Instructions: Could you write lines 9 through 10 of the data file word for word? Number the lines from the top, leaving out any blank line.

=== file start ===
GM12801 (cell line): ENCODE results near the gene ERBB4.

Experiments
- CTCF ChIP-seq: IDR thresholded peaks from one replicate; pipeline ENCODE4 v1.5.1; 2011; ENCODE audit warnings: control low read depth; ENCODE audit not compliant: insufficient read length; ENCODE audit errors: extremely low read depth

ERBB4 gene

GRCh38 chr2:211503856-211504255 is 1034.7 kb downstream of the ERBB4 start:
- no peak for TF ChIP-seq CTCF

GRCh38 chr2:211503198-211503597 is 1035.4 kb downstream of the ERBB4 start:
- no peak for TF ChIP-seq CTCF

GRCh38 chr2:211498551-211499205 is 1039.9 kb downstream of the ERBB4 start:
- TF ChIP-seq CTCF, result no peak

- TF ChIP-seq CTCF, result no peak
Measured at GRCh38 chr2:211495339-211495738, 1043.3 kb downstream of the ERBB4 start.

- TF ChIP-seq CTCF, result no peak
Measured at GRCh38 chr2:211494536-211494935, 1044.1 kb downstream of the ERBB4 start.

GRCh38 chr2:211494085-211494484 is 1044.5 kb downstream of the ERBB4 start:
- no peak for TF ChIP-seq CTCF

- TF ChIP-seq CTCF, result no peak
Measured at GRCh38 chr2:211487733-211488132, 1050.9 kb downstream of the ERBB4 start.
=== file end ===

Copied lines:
GRCh38 chr2:211498551-211499205 is 1039.9 kb downstream of the ERBB4 start:
- TF ChIP-seq CTCF, result no peak